- [Show abstract] [Hide abstract]
ABSTRACT: OBJECTIVE: To examine the effect of resident involvement on laser prostate surgery outcomes within a urology group in a private practice setting. MATERIALS AND METHODS: Patients with ≥6 months of follow-up data who had undergone holmium laser ablation of the prostate by a single surgeon (R.L.Y.) within a private urology group were included in the present study. The patients were divided into 2 groups, with resident involvement in 1 group and no resident involvement in 1 group. The preoperative, intraoperative, and postoperative parameters were reviewed. The outcomes variables included changes in the International Prostate Symptom Score, quality of life scores, postvoid residual urine volumes, and reoperation rates. Statistical analysis used a 2-tailed Student t test with a significance level of .05. RESULTS: Of 153 holmium laser ablations of the prostate, 79 (52%) met the inclusion criteria. Of the 79 cases, 42 (53%) involved a resident. No statistically significant differences were found among the 2 groups in preoperative patient characteristics, including age, Society of Anesthesiologists score, prostate-specific antigen level, postvoid residual urine volume, International Prostate Symptom Score, or quality of life. The operative times were significantly longer in the resident group (57 vs 46 minutes, P = .05). Postoperatively, no differences in the mean values were found in postvoid residual urine volume (56 vs 64 mL, P = .73), change in International Prostate Symptom Score (11.5 vs 9.7, P = .44), change in quality of life score (-2.1 vs -1.3, P = .13), or reoperation rate (5% vs 11%, P = .19). CONCLUSION: The operative times were longer in the resident group, reflecting the inherent time taken to teach the residents the procedure. The results from the present study suggest that it is feasible to safely teach residents new surgical technology such as holmium laser ablation of the prostate in a nonacademic private practice setting without adversely affecting surgical performance or outcomes.Urology 01/2013; · 2.42 Impact Factor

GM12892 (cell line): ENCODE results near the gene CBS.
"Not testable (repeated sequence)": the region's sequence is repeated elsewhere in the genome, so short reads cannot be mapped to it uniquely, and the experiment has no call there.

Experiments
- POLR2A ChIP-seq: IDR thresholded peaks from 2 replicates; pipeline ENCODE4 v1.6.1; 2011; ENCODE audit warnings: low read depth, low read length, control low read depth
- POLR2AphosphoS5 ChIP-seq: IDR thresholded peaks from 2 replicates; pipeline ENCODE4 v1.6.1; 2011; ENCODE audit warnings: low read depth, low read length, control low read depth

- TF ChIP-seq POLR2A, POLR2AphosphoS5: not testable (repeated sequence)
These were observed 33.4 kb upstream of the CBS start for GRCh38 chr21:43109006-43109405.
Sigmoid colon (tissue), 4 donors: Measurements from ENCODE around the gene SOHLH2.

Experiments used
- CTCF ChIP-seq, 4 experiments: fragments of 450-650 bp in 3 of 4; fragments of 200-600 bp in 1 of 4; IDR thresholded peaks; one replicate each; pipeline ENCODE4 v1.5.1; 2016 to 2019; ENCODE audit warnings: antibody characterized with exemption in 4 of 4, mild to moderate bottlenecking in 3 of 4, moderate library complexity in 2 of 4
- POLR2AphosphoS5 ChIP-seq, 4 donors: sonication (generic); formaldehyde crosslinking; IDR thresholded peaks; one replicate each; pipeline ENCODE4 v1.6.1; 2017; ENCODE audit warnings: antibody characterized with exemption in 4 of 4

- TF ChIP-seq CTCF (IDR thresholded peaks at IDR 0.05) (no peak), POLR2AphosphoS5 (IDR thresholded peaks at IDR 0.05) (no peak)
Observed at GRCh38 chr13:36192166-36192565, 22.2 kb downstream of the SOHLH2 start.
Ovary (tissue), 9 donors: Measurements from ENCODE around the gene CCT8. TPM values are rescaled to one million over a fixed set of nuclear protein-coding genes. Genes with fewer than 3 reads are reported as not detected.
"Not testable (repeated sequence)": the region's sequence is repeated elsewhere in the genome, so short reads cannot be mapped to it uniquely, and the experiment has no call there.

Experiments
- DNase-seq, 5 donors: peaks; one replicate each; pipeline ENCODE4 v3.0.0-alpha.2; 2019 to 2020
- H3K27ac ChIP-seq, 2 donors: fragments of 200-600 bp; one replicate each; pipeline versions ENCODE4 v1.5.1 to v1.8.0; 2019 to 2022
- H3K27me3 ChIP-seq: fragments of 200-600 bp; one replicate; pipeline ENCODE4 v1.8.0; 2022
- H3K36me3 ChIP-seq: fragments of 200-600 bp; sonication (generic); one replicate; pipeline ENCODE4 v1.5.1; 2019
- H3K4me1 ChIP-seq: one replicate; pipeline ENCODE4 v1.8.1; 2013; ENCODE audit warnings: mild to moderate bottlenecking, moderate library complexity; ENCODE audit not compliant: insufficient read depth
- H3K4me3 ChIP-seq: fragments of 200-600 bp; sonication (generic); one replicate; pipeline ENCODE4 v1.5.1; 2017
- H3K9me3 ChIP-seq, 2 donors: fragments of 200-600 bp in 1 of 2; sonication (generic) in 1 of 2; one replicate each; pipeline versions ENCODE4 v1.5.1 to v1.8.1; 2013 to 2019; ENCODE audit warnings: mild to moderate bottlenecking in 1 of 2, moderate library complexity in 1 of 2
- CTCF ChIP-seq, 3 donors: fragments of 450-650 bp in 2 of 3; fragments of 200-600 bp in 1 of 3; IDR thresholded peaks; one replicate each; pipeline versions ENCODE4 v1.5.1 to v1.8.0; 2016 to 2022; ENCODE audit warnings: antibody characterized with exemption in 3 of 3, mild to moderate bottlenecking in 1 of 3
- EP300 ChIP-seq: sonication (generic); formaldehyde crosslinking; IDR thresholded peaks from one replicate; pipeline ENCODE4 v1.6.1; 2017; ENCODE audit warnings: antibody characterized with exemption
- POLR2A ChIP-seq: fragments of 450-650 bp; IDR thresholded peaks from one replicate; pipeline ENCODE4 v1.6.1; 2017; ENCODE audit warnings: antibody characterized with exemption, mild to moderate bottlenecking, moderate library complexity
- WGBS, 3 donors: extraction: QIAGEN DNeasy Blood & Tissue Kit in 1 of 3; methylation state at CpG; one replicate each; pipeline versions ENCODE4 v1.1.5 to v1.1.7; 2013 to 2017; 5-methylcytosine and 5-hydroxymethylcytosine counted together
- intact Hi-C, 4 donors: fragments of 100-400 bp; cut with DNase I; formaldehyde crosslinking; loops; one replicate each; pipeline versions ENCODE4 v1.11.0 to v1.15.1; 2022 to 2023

- [Show abstract] [Hide abstract]
ABSTRACT: The gold standard for symptomatic relief of bladder outlet obstruction secondary to benign prostatic hyperplasia has traditionally been a transurethral resection of the prostate (TURP). Over the past decade, however, novel laser technologies that rival the conventional TURP have multiplied. As part of the ongoing quest to minimize complications, shorten hospitalization, improve resection time, and most importantly reduce mortality, laser prostatectomy has continually evolved. Today, there are more variations of laser prostatectomy, each with several differing surgical techniques. Although abundant data are available confirming the safety and feasibility of the various laser systems, future randomized-controlled trials will be necessary to verify which technique is superior. In this review, we describe the most common modalities used to perform a laser prostatectomy, mainly, the holmium laser and the potassium-titanyl-phosphate lasers. We also highlight the physical and clinical characteristics of each technology with a review of the most current and highest-quality literature.Korean journal of urology 06/2013; 54(6):351-358.